The arm of state government that invests in early-stage technology businesses had to change its approach to fielding contributions this year, but its leaders say the result is a strengthened fund-raising model.
A portion of the federal tax reform passed in late 2017 affected the South Carolina Research Authority, which is financed primarily by a fund that, in years past, was replenished mostly with money from individual donors. The overhaul changed that.
Up until 2018, individual contributors could claim a generous tax credit. John Sircy, SCRA’s chief financial officer, said the “Industry Partnership Fund” historically has hit its limit within minutes of opening each January. It has hit its former cap of $6 million every year.
Now, contributors can’t deduct their donations on their federal tax returns. Charitable giving by individuals in 2018 dropped for the first time since 2013, Forbes reported, though only marginally.
“That took a major benefit away,” Sircy said.
U.S. Sen. Lindsey Graham even wrote to the secretary of the Department of the Treasury on Oct. 1 to say the regulation has caused the SCRA “unintended harm” and has had “devastating impact.”
“Unlike ‘charities’ that were recently created in other states for purposes of avoiding the cap, the SCRA was created to help South Carolina’s economy and job growth,” the Republican lawmaker wrote.
Graham had advocated for an exemption that would have preserved the tax deductions for state-based groups like the SCRA.
The change only applied to donations made after the end of last August. For 2018, SCRA pulled in the donations it was expecting, Sircy said. But the organization’s leadership knew they would need to take a different approach in 2019.
Bob Quinn, the organization’s executive director, said the SCRA made the best of the situation and turned to South Carolina businesses, which are not affected by the tax law in the same way, to contribute.
“What started as a challenge became an opportunity,” Quinn said.
The SCRA uses its money to pump seed funding into early-stage tech businesses. Quinn said the authority is pumping resources into South Carolina’s tech industry in its adolescent stages, in a region where capital can be tough to come by.
The annual “State of Startups in the Southeast” report from BIP Capital credits SCRA with 136 investments since 2014, or roughly a third that were made in the state during that time period.
SCRA hands out easily the most government-backed investments in the Southeast, according to the report. Its private SC Launch offshoot, which runs an entrepreneurial program tailored at mentoring startup businesses, usually makes investments between $100,000 and $200,000 each.
Engage Talent, which announced it was recently acquired, was an SC Launch participant.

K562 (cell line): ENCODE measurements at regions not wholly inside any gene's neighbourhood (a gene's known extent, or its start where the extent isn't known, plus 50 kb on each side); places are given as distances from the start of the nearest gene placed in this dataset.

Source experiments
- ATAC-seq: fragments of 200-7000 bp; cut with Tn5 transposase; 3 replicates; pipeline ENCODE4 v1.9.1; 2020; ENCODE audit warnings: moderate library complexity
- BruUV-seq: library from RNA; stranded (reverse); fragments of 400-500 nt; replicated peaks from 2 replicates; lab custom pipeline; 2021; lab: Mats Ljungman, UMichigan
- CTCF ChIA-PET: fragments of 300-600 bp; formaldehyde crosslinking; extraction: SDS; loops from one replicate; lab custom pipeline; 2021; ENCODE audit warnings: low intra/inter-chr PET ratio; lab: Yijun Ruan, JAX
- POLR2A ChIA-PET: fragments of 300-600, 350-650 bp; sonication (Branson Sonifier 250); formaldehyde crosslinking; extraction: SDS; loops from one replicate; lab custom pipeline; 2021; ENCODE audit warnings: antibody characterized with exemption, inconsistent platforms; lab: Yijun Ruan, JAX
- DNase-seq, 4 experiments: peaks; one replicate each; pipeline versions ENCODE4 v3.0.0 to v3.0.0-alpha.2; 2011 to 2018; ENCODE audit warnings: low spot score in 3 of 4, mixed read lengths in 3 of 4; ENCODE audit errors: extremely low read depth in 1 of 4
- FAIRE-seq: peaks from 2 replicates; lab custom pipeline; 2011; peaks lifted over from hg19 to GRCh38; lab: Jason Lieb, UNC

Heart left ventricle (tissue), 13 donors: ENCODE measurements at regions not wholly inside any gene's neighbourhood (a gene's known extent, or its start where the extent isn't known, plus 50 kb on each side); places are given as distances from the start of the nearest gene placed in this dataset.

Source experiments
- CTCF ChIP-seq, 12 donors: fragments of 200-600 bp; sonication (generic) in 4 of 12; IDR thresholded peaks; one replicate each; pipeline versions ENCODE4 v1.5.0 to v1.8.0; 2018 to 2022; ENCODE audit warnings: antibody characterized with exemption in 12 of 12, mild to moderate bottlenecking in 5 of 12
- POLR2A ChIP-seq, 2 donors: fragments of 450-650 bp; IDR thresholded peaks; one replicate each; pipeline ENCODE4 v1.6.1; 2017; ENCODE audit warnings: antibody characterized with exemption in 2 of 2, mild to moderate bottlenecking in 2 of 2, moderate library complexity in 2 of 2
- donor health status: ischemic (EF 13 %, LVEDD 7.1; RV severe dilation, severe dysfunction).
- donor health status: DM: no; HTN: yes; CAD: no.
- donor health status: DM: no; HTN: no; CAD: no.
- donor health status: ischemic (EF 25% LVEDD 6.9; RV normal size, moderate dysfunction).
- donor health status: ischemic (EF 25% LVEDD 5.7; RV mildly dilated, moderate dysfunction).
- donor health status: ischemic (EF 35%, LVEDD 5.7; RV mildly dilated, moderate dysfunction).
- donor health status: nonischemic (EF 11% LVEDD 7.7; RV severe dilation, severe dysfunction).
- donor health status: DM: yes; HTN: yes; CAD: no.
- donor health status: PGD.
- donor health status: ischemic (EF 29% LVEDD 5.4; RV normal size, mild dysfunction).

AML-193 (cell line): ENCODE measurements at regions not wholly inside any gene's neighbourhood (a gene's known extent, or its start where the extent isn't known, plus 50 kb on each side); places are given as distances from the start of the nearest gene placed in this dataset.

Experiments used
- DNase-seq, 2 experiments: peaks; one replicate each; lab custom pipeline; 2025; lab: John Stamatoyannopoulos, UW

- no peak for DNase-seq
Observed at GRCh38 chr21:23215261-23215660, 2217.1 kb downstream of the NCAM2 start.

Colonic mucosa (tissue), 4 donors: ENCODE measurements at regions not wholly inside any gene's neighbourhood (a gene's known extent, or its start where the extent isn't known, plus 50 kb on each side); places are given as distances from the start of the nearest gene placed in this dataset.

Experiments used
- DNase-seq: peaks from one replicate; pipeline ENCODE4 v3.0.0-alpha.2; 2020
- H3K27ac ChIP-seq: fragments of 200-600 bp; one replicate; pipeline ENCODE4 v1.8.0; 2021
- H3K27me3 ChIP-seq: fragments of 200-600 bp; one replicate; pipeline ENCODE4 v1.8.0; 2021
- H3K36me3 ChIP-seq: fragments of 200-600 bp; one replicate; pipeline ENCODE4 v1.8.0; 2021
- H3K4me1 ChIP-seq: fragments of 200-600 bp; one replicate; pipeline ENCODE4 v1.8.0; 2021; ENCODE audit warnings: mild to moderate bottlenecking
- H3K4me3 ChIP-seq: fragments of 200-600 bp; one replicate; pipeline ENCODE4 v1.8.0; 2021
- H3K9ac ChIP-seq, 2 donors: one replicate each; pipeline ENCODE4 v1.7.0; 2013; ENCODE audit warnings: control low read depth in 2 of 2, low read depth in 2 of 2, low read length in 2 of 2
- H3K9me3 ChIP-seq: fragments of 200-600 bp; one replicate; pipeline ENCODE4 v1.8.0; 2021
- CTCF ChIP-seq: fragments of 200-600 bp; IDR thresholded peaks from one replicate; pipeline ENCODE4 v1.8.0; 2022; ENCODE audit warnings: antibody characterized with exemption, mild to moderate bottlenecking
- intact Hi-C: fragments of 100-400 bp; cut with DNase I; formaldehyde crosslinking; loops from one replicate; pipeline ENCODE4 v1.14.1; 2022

Those investments are risky, given they are typically among the first checks the startup will see, according to Sircy.
“Other than friends and family, we’re the next ones in,” he said.
The more money the SCRA has, Quinn said, the more it can invest in the state’s tech industry. Right now, it grants between $2 and $3 million annually.
SCRA also owns a number of facilities across the state totaling 1.3 million square feet, and earns money from rental income. Advanced Technology International, for instance, leases much of the space in SCRA’s Summerville headquarters. The authority also pledged to be a tenant in the new WestEdge development near Lockwood Drive, where it has subleased its 20,000 square feet of office space to a local diagnostics company, Vikor Scientific.
Still, the Industry Partnership Fund is the largest single income source. Though it is technically an arm of the state government, the SCRA received only about $600,000 from the government in the 2018 fiscal year.
With a new law passed this year by the state Legislature, the fund can accept up to $7 million. As of last week, the fund and its tax credits were only about half spoken for, Quinn said, though the year is not yet over.
The SCRA had been pushing for an increase to the ceiling for several years. Bills were introduced in 2016 and 2017 by state Sen. Hugh Leatherman, R-Florence, who at the time was on the authority’s executive committee.
The bill stalled both years. Lawmakers have wanted to guard the state’s tax dollars. But this year, a law was passed allowing the fund to bring in $9 million total annually, up from $6 million. The 33 percent increase will be phased in over a few years; the fund got a $1 million boost for this year.
The new law also drastically decreased the maximum each individual or business could give, to $250,000 from $2 million, in a volume-drive approach designed to entice more smaller donors to jump in.
Quinn said he is confident the money will be put to good use. He said not a single state-backed group in the country “has the breadth of capabilities and services that we do.”